Author(s): M. Narayanaswamy1, Sonali Appaiah2, Nagappa H. Handargal3

BACKGROUND: The correlation of serum phosphorus levels in DKA with prognosis of patient remains controversial; we prospectively evaluated the correlation in 50 consecutive patients with DKA.

METHODS: This study was done on patients of DKA admitted to Victoria & Bowring & Lady Curzon hospitals attached to Bangalore Medical College, Bangalore. The total duration of the study was 2 years. A total of 50 patients of DKA were taken into the study. The diagnosis of DKA was based on ADA criteria. Venous blood samples were obtained from each patient and serum phosphorous levels were estimated at admission, day 2 and on day of improvement and discharge or at worsening /death of the patient. The correlation of serum phosphorus levels in DKA with prognosis of patient was studied using the One-Way Analysis of Variance test and Fisher LSD test

RESULTS: Type 1 DM constituted 30% while type 2DM made up 70% of the study group. In type 1 DM 53% were in the age group 18-28, while 47% were 29- 38 in age group range. In type 2DM maximum patients were in age group 39-48 yrs accounting about 40%; 28% in range 49-58yrs and 29% in range >59yrs. In type 1 DM the most common precipitating cause of DKA was infection and noncompliance each accounting for 41%, with new onset DM seen in 18% of patients. In type 2 DM infection was the most common cause accounting for 42%, closely followed by noncompliance to treatment which came up to 41% of the patients of the precipitating infections UTI was the most common cause around 33%, while pneumonia accounted for 19%. The mean duration of hospitalization of DKA patients was 6.2days. On day 0, 72% of population had normal or high values of Phosphorous and hypophosphatemia was seen in 28% had hypophosphatemia at admission. On Day 2 of admission, incidence of hypophosphatemia increased to 69%. At discharge phosphorous values returned to normal with 95% of patients having normal levels. Significant correlation was observed in phosphorous levels in DKA patients between phosphorous levels on day 2 and phosphorous levels at discharge in type 1 and 2 DM. In study group 10% mortality was seen. Type 2 DM patients accounted for 80%, while Type 1DM patients accounted for 20% of the mortality. Among patients with DKA at death, hypophosphatemia was seen 60%. No significant correlation was observed between phosphorous level and duration of stay of patient in hospital. Significant correlation was observed between phosphorous level at Day discharge/Death and outcome of the patient i.e., recovery or death of the patient with point estimation values of 0.086 (CI= 0.008 – 0.93).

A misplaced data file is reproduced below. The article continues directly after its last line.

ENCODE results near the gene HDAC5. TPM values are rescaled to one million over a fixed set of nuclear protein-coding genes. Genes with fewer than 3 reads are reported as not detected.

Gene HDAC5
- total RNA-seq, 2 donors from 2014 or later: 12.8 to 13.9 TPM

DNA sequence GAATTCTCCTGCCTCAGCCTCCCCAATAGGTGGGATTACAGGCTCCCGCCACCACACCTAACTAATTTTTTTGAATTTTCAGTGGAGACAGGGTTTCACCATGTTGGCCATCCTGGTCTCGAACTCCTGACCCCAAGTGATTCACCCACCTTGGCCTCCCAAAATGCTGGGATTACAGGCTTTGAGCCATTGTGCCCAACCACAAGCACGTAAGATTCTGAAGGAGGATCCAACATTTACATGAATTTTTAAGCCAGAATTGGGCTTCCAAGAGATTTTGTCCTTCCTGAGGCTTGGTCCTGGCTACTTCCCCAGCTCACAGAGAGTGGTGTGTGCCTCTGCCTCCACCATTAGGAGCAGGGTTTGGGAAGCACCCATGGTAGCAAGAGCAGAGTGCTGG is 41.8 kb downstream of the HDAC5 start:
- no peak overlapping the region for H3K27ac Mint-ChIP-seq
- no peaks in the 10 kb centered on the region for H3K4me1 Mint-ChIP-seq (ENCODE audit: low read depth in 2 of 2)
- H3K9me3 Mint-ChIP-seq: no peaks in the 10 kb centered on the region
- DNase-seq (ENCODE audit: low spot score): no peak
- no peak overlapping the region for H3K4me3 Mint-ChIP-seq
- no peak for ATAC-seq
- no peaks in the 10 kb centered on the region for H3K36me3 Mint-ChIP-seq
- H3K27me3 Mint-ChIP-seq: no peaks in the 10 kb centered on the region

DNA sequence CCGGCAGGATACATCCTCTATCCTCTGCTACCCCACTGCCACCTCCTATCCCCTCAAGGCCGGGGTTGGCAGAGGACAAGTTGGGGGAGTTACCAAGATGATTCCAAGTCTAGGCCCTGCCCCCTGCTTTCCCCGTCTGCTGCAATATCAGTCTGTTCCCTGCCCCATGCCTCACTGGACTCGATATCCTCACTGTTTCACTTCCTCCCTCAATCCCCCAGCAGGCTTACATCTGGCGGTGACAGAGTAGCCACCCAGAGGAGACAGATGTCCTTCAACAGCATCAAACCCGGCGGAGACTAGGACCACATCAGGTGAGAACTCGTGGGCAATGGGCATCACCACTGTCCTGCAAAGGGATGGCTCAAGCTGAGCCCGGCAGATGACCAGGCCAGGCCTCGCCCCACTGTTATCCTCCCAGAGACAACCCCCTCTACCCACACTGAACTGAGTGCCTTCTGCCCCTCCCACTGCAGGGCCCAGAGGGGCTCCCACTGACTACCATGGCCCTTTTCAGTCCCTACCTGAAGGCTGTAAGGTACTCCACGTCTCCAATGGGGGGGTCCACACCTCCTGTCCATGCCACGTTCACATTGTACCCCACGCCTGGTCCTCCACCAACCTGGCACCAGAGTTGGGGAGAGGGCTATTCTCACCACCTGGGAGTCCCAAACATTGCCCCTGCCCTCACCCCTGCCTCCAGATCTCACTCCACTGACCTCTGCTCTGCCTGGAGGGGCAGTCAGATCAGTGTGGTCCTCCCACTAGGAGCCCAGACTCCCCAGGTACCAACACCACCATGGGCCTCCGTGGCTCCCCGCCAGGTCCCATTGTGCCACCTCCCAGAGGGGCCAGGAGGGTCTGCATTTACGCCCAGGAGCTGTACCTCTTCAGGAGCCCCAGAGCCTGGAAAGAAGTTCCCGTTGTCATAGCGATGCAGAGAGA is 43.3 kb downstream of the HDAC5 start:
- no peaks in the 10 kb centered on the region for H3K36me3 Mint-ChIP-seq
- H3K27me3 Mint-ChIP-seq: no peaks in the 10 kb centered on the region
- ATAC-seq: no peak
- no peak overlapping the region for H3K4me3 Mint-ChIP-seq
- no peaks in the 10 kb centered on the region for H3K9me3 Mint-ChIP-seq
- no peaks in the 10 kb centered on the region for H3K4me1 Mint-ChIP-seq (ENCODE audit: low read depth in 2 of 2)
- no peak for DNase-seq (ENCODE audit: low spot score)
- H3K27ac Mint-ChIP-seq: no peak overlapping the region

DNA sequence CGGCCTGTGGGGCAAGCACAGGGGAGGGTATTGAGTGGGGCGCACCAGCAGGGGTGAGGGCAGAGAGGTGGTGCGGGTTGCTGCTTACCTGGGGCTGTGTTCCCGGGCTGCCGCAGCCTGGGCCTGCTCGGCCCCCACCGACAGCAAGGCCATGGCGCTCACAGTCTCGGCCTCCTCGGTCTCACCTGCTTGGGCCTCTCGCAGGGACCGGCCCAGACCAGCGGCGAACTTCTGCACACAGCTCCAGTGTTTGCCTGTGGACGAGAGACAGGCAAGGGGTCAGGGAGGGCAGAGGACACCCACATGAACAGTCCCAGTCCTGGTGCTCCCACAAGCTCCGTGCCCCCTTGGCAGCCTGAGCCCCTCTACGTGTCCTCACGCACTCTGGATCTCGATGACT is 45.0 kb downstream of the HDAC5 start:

CONCLUSION: The correlation of the serum phosphorous and prognosis of patient during hospital stay was significant as shown in our study and other studies as well. Hypophosphatemia is commonly encountered at diagnosis and during treatment of a patient with DKA. Serum phosphate levels do not accurately reflect intracellular phosphorus stores; hence symptoms may be present even with mild or moderate hypophosphatemia. The assessment of the serum phosphorous of these patients during treatment could be a useful predictor of the clinical outcome in DKA. With the high prevalence of hypophosphatemia in DKA, and risk for poor prognosis in such patients, frequent laboratory monitoring is recommended, especially in high-risk groups



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